Compared to rivals, like the Razer DeathAdder V2, the Basilisk V2 has a winning layout with larger, more accessible side buttons. The Basilisk V2’s scroll wheel resistance is also customizable, as are 11 of its s buttons, so ultimately any gamer should be able to get the performance they crave.
Considering it's wired, $80 is a high MSRP for this mouse. However, it's currently on sale at Amazon for $70. This clicker earns it with high-end performance and long-term comfort.
Read: Razer Basilisk V2 review
The Glorious Model O Minus is another one of the best gaming mice for FPS and RTS games. It’s a cheaper alternative to the Razer Basilisk V2 above, but it’s also less widely available (you can find it on Glorious' website and MicroCenter for $50). The Model O Minus doesn’t boast as outrageous specs as the Basilisk V2, but the honeycomb-style mouse feels great in the hands, especially small ones, while gaming. And that extra light weight proved advantageous.
Although its specs are outshined by rivals, the Model O Minus felt eSports-ready. That includes well-tracked flicks and smooth response, from the lowest to highest CPI settings.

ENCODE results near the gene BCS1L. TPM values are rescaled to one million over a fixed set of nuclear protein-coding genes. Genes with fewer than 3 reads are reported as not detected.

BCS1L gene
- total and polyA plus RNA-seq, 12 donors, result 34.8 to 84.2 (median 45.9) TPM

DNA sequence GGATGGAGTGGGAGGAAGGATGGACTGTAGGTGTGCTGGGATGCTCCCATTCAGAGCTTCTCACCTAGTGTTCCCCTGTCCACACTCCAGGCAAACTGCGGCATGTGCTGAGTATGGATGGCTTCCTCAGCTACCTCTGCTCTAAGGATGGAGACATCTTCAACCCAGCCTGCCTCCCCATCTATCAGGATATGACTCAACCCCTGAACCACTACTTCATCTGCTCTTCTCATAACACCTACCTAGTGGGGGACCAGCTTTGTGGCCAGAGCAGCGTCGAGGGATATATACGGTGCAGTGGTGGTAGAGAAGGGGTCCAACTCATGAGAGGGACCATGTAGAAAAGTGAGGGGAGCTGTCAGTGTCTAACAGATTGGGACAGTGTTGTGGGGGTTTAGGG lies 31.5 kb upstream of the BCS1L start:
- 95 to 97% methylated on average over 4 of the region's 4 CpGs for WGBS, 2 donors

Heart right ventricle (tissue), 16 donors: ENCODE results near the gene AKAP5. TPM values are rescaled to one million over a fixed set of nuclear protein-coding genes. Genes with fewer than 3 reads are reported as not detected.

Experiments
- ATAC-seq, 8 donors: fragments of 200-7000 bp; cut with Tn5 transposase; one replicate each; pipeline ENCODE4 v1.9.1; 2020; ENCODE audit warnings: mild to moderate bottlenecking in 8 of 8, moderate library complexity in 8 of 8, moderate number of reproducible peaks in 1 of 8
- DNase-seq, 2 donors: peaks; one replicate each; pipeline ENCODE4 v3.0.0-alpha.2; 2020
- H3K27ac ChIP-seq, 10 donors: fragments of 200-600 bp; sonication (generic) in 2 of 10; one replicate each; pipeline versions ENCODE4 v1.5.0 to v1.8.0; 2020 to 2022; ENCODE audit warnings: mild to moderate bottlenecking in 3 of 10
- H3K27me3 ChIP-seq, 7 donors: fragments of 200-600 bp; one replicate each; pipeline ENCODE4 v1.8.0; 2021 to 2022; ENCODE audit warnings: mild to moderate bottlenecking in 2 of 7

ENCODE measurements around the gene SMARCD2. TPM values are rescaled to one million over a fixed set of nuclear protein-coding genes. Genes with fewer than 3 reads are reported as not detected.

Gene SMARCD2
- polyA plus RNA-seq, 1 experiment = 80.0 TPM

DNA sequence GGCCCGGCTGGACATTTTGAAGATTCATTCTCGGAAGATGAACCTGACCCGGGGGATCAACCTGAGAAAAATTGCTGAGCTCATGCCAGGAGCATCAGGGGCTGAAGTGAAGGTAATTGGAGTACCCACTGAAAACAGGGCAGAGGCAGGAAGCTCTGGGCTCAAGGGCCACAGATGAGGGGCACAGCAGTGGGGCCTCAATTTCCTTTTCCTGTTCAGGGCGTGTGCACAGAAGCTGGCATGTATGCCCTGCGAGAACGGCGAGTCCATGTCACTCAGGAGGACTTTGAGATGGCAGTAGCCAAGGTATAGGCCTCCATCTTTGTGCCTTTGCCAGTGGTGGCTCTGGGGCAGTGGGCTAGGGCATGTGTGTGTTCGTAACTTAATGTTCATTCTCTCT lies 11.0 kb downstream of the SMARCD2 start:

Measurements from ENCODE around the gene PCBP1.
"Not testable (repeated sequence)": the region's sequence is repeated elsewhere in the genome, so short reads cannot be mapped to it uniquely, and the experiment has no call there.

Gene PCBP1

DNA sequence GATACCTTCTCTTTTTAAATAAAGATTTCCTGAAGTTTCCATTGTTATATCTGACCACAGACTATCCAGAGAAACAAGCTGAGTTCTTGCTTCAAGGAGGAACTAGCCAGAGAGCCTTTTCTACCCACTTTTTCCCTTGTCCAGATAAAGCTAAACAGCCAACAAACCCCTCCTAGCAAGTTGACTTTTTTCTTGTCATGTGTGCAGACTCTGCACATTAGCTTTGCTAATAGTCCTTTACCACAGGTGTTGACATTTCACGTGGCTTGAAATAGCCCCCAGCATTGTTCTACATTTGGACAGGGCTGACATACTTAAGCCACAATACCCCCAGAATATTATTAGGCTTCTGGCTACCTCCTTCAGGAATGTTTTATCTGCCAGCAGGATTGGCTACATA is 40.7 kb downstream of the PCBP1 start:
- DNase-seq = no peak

We wish it was easier to toggle through the Model O Minus’ CPI settings, and the mouse’s ultra-flexible cable can look messy due to its loose covering. But the Model O Minus still has a lot to offer to FPS and RTS fans.
When seeking the best gaming mouse for MMO games, versatility is key; The more buttons you have, the more you can allocate to macros, to push-to-talk keys for Discord and for other key actions.
The problem with big MMO mice, is that they often feature one very specific way of gripping, with a grid of keys littered on the left hand side and that’s about it. Razer looks to change that with the Naga Trinity, which gives you three separate left-hand grips to choose from. You get a simple numpad, complete with 12 switches, a circular button pad, complete with 7 switches dotted around it and your standard two-button affair.
On top of that you also get the same PixArt sensor as found in the DeathAdder Elite, a nice helping of RGB, and an ergonomic pinky rest too. Sure it’s the heaviest of our mice on this list, but for MMOs and all those keybindings, it’s a great choice.
The Corsair Ironclaw RGB wireless pointer (also available in wired form) is the best gaming mouse for those with wide big hands featuring wide grips. It’s the thickest mouse here, measuring 3 inches (77mm) at its widest point. It’s so incredibly comfortable for right-handed palm grips that we’ve nicknamed it Palmhugger.